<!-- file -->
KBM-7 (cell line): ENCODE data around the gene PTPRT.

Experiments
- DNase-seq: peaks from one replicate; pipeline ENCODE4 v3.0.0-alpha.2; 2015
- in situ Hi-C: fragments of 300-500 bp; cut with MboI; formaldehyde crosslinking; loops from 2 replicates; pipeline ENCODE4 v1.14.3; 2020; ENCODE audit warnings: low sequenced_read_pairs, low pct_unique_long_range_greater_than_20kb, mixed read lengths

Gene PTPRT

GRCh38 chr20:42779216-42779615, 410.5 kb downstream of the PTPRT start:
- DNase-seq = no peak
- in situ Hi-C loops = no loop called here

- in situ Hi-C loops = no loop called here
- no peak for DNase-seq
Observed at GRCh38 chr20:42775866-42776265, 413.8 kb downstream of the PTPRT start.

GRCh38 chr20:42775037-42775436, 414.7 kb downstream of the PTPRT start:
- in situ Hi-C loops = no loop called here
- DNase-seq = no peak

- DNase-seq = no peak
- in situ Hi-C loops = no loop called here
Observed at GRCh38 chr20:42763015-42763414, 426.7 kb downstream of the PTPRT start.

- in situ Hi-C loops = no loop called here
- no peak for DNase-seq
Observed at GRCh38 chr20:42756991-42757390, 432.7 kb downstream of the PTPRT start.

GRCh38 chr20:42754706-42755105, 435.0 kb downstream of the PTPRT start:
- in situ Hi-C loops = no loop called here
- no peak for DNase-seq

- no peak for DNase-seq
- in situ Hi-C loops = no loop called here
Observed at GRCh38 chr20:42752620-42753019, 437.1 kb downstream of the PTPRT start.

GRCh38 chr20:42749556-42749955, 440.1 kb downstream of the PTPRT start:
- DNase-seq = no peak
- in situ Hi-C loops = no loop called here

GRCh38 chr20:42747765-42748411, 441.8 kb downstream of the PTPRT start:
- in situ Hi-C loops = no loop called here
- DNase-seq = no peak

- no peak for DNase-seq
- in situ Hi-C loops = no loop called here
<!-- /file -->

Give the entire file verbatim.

KBM-7 (cell line): ENCODE data around the gene PTPRT.

Experiments
- DNase-seq: peaks from one replicate; pipeline ENCODE4 v3.0.0-alpha.2; 2015
- in situ Hi-C: fragments of 300-500 bp; cut with MboI; formaldehyde crosslinking; loops from 2 replicates; pipeline ENCODE4 v1.14.3; 2020; ENCODE audit warnings: low sequenced_read_pairs, low pct_unique_long_range_greater_than_20kb, mixed read lengths

Gene PTPRT

GRCh38 chr20:42779216-42779615, 410.5 kb downstream of the PTPRT start:
- DNase-seq = no peak
- in situ Hi-C loops = no loop called here

- in situ Hi-C loops = no loop called here
- no peak for DNase-seq
Observed at GRCh38 chr20:42775866-42776265, 413.8 kb downstream of the PTPRT start.

GRCh38 chr20:42775037-42775436, 414.7 kb downstream of the PTPRT start:
- in situ Hi-C loops = no loop called here
- DNase-seq = no peak

- DNase-seq = no peak
- in situ Hi-C loops = no loop called here
Observed at GRCh38 chr20:42763015-42763414, 426.7 kb downstream of the PTPRT start.

- in situ Hi-C loops = no loop called here
- no peak for DNase-seq
Observed at GRCh38 chr20:42756991-42757390, 432.7 kb downstream of the PTPRT start.

GRCh38 chr20:42754706-42755105, 435.0 kb downstream of the PTPRT start:
- in situ Hi-C loops = no loop called here
- no peak for DNase-seq

- no peak for DNase-seq
- in situ Hi-C loops = no loop called here
Observed at GRCh38 chr20:42752620-42753019, 437.1 kb downstream of the PTPRT start.

GRCh38 chr20:42749556-42749955, 440.1 kb downstream of the PTPRT start:
- DNase-seq = no peak
- in situ Hi-C loops = no loop called here

GRCh38 chr20:42747765-42748411, 441.8 kb downstream of the PTPRT start:
- in situ Hi-C loops = no loop called here
- DNase-seq = no peak

- no peak for DNase-seq
- in situ Hi-C loops = no loop called here